Why I'm Not Impressed with the Seniors' Drug Agreement

So as part of the health care reform I expect Congress to enact this year, Medicare beneficiaries whose spending falls within this gap will now receive a discount on prescription drugs of at least 50 percent from the negotiated price their plan pays.  It’s a reform that will make prescription drugs more affordable for millions of seniors, and restore a measure of fairness to Medicare Part D.    It’s a reflection of the importance of this single step for America’s seniors that it has earned the support of AARP, which has been fighting for years to address this anomaly in the system on behalf of older Americans.  AARP is committed, as I am, to achieving health care reform by the end of this year.  And I’m committed to continuing to work with AARP to ensure that any reforms we pursue are carried out in a way that protects America’s seniors, who know as well as anyone what’s wrong with our health care system and why it’s badly in need of reform.
Our goal — our imperative — is to reduce the punishing inflation in health care costs while improving patient care.  And to do that we’re going to have to work together to root out waste and inefficiencies that may pad the bottom line of the insurance industry, but add nothing to the health of our nation.   To that end, the pharmaceutical industry has committed to reduce its draw on the health care system by $80 billion over the next 10 years as part of overall health care reform.

The White House – Blog Post – A Significant Breakthrough to Assist Our Seniors.

I am highly disappointed to read the provisions of this portion of the health care “reform” that was announced today.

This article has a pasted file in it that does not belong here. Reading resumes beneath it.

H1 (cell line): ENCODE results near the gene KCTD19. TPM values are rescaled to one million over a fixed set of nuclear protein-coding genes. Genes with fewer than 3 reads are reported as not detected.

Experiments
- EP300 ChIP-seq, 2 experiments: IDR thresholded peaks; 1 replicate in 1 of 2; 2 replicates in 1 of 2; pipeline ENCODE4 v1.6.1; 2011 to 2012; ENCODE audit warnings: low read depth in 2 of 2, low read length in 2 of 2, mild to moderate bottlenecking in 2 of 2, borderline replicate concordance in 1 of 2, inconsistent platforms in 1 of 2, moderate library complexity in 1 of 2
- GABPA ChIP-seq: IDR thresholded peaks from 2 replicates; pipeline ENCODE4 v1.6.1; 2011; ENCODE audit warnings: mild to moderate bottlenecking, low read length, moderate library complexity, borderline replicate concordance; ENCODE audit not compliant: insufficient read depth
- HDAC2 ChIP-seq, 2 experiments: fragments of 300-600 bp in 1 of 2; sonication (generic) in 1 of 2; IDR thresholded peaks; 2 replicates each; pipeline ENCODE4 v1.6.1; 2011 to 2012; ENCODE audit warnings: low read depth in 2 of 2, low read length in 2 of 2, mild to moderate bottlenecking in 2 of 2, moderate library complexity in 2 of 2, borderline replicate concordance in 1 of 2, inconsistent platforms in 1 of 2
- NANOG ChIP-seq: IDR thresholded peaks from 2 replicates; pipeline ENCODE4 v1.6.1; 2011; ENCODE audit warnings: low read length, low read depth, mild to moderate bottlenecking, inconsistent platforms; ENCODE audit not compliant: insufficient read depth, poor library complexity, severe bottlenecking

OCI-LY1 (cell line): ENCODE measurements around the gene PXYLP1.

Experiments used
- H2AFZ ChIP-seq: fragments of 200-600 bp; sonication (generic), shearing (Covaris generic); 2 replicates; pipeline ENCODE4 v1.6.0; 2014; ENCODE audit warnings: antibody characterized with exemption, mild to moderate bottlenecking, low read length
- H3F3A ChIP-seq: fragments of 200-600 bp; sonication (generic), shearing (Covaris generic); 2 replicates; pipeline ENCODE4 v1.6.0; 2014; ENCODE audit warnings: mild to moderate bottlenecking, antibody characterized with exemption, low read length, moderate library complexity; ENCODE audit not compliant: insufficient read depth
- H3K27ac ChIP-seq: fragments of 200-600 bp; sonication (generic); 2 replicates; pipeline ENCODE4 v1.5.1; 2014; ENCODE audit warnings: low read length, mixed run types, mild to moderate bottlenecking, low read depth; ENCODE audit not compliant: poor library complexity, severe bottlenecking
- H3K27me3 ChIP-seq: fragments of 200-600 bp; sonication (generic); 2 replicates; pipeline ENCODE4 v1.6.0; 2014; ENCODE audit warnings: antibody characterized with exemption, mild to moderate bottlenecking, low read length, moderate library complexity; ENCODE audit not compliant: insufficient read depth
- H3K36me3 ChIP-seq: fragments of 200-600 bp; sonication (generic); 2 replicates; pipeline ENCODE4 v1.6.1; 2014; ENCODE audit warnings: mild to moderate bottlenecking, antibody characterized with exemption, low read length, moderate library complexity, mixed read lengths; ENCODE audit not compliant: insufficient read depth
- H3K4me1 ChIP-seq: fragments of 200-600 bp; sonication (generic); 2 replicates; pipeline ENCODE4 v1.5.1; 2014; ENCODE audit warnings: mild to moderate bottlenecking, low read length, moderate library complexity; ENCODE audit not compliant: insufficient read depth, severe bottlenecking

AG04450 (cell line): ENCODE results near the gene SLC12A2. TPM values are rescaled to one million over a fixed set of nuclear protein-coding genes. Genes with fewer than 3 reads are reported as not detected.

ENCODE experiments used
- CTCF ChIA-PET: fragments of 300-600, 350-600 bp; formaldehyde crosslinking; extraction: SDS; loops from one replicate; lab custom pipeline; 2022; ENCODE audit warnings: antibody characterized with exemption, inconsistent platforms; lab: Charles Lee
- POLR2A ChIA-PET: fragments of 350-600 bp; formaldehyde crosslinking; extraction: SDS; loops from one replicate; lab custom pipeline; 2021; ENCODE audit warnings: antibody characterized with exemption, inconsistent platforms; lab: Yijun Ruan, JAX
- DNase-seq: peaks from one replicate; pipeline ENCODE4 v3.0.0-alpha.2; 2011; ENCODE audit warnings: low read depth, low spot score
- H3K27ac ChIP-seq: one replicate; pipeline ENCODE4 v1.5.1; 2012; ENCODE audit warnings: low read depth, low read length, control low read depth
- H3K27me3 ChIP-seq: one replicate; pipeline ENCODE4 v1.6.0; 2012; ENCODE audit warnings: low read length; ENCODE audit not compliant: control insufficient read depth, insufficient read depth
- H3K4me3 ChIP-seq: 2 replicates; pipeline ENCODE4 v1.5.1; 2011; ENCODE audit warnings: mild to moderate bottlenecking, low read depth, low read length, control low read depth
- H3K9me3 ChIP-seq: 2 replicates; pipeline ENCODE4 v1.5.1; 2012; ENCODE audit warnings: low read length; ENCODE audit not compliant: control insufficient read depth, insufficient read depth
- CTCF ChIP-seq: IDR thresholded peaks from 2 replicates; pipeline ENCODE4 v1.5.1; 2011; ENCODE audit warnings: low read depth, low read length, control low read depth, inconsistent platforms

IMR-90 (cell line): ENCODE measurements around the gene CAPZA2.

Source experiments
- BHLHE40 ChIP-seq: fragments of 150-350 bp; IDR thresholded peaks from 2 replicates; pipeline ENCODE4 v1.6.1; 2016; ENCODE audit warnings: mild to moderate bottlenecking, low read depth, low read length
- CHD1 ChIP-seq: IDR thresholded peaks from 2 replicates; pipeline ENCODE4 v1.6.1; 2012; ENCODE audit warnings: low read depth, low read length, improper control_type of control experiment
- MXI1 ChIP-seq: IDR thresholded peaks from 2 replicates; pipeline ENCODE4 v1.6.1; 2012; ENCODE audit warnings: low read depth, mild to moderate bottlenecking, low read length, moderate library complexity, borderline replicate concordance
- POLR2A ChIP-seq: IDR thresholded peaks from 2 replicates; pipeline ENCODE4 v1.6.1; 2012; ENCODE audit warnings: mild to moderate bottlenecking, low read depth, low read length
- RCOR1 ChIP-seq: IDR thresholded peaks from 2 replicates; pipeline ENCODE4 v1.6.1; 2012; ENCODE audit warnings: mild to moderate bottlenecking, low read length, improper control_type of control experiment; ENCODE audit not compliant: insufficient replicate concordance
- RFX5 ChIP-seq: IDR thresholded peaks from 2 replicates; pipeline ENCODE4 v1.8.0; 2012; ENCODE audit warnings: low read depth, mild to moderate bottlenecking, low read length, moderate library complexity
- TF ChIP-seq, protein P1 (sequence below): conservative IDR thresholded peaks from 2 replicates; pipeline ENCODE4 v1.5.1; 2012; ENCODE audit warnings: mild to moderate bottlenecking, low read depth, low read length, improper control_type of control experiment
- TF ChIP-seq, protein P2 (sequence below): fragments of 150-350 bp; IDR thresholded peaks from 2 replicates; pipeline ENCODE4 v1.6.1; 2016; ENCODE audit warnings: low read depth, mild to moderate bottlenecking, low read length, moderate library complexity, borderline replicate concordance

What President Obama understands as outlined in several things he’s written, most notably “The Audacity of Hope”, is that true drug reform in this country is only going to come through stringent regulations placed on the pharmaceutical companies. While I understand that these companies have a wealth of power because they have a wealth of income, it’s really time to take a stand. It’s time for a politician to stand up against Pfizer, Bristol Myers, Procter & Gamble, Amgen and all of their counterparts. It’s time for someone to have the courage to say that these band-aid fixes simply aren’t enough.

The drug companies get off so easy with this agreement they have made.

First, a majority of seniors don’t even use Medicare D. For a variety of reasons, Medicare D has just not caught on. They either don’t understand it, have alternate coverage or can’t afford it. So, the total percentage of the American population who are benefiting from this agreement is probably minuscule.

Second, drugs that are most popular with seniors are also popular with other age groups. So, the chances are that these pharmaceutical companies are going to make plenty of money off the same drugs without even considering those prescriptions filled by seniors. Meanwhile, they get to look like the good guys while shipping off these 50% checks to Medicare. So, now they have a few good years where they get to say “remember when we gave you 50%??” Heck, it might last for the whole Obama administration. Bad, bad move, Mr. President.

Third, as a person who lived with an elderly uncle, delivered prescriptions to my great-grandmother, and has grandparents who all had various prescriptions to fill, I can tell you for certain that a half price discount is not nearly enough to make the extremely over-inflated drugs affordable. In the case of my grandparents, you can’t tell me that reducing their monthly prescription needs from $900 to $450 is going to help. Guess what? They don’t have the $450 either.

We are again at the root of many of the major problems in this country: corporate greed.

Health care and medicine are not the places to make a profit. Not at the cost of someone’s life. Next time you pick up a prescription, note the full price. The last prescription, I picked up for myself had a sticker price of $472. I paid $32, but I will tell you without a shadow of a doubt that even working full time, there’s no way I would have been able to pay half price for those antibiotics.

The true, true reform is going to lie in standing up to these pharmaceutical companies, providing public financing and requiring them to sell drugs AT-COST to the American people. So all people, not just seniors, can benefit from a true reform agreement that does not penalize people for illness, genetic defects, terminal illness, or accidents.

Until that moment, I will not be impressed. I will not rally behind this “reform.” And, I will not say this is progress.

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